Great aged care: Applying the lessons from great companies
We all say we do good dementia care. Some even go so far as to say they do excellent dementia care. But what makes great dementia care? What makes some aged care organisations stand out?
Using the insights of Jim Collins in Good to Great: Why some companies make the leap and others don’t, we can gain a clear understanding and identify the way forward for aged care organizations in their efforts to create great care for our elders.
The first stage in becoming a great aged care organization is to have disciplined people. The first component of this is leaders. Leaders must be more ambitious for the success of the company and the cause, the mission, than themselves and have a habit of attributing success to others and taking responsibility for failures themselves. This is what Collins calls Level Five leadership.
In an aged care organization whether you are a for-profit or not-for-profit organisation your leadership must be able to put their own ego aside for the sake of the company/mission and its success. Level Five leaders are those who are able to remain focused on the goal and not be wavered by the latest fad or direction. They know and understand the core values of the company and are prepared to do what it takes to see those values brought into reality.
Second, great companies make sure they have the right people on the bus, the right people in the right seats and the wrong people off the bus. Once they have identified the right people, then they set about the work. This is crucial for aged care as the people who work in our care homes are caring for frail and vulnerable elders who need gentleness, empathy and skillful care. Our staff are paid low wages and so we find minimally educated people are attracted to aged care work. Some are not suitable.
Organisations that on the road to greatness are selective about who gets on the bus. They then set standards for staff performance and the wrong people are encouraged to select out from the organizations and find employment in fields that they are more likely to be successful at. We must have the right people caring for our elders. Staffing problems cause so much distraction and diversion of effort for managers and CEOs.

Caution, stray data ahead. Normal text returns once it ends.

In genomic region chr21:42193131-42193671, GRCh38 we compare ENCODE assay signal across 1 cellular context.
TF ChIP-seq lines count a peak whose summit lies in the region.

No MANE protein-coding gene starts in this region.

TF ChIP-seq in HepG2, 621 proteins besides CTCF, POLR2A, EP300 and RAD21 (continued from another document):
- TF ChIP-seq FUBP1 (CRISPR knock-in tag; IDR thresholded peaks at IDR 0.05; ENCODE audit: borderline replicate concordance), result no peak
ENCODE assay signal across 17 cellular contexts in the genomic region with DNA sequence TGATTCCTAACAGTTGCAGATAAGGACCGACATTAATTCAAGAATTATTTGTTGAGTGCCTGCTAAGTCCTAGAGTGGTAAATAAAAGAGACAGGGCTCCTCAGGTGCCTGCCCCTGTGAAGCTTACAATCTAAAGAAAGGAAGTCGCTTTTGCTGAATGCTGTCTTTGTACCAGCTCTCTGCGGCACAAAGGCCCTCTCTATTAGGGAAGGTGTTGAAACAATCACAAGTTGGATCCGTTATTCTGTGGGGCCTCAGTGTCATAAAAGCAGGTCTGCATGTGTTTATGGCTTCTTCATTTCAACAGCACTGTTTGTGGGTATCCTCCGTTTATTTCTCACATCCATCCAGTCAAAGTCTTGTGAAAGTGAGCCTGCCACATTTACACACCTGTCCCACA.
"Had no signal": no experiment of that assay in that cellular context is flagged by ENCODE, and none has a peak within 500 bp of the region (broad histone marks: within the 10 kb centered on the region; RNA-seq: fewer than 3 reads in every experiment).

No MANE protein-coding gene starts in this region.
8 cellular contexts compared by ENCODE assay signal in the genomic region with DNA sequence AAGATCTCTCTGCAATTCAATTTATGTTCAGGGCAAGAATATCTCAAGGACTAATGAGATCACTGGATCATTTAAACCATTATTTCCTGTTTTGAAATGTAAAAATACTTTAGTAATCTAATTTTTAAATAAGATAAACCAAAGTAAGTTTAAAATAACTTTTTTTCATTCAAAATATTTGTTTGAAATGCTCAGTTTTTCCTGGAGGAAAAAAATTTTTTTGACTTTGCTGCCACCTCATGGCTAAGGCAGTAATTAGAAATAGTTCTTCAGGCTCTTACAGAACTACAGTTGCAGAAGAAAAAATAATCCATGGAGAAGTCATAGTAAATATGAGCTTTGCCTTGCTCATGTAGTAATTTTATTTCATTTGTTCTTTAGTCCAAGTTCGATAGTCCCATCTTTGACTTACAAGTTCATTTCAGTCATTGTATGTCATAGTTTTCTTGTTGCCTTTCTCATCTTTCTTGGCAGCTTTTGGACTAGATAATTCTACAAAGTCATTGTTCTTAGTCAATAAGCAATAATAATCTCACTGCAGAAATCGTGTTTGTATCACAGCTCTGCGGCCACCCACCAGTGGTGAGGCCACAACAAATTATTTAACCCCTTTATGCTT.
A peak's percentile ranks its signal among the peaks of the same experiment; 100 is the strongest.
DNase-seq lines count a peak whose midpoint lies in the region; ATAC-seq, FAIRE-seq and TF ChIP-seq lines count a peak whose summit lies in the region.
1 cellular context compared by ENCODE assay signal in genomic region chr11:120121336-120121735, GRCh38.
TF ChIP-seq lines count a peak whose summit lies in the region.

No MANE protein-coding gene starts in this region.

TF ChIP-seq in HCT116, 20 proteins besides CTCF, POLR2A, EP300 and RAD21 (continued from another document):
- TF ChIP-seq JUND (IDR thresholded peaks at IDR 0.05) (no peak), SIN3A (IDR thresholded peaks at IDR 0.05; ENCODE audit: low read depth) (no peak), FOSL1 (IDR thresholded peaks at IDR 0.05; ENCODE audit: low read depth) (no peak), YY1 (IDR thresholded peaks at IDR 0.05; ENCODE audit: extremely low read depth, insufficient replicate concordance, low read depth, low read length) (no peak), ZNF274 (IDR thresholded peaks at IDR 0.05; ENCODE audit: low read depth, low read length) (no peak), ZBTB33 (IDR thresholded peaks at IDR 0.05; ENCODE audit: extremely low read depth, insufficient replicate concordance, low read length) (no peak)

Promoting people into management roles without appropriate training is a common cause of problems in aged care. Some are good nurses but poor managers but may with training and education become better managers. Do you hold off promoting people until you find the right people or do you fill holes out of urgency and a need to have someone in the position? It is costly to make hiring errors – costs about as much as the salary for the position when you consider lost time and effort.
Does your organization think ahead about leadership and cultivate a culture of preparation of people so they can assume leadership in time? Leadership succession is of vital importance in aged care. So many times we see new people brought in from outside the organization who do not share the values of the organization nor do they have the history and knowledge of the culture that those within do. This is costly and distracting.
Do you get the wrong people off the bus? Failure to act when the person is wrong for the organisation is one of the most draining problems facing aged care. Managers are reluctant to make the move and are often fearful of appearing hard and ruthless. It is better however, to be rigorous, to be focused on the goal of getting the right people on the bus and the wrong people to find a new position, and if that is not working, to help them get off the bus.
The Second stage in building a company that achieves greatness is to have disciplined thought.
Confront the brutal facts – This involves being prepared to see what you have in your organization for what it is. Stop calling it ‘good care’ if it is ‘not good care’. Address the documentation issues. Address the skill issues. Call it a staffing issue if it is. AND at the same time retain an unwavering faith that by doing so you will prevail in the end. Many do not and believe that by hoping it will get better things will change themselves. This is hope based on a faulty view of reality. Only when the hope you hold is based on a rigorous appraisal of reality do you have a chance of achieving your goal in the face of obstacles.
The Hedgehog concept – Australians might call this their Echidna Concept. The fox was good at many things but the hedgehog was good at one thing and made this his expertise. The Hedgehog Concept is a simple coherent concept that drives your decision making consistently so that over time you build a series of consistent decisions focused on achieving a simple goal. There are three intersecting circles that form your Hedgehog Concept: What can you be the best in the world at? What are you deeply passionate about? What best drives your economic or resource engine?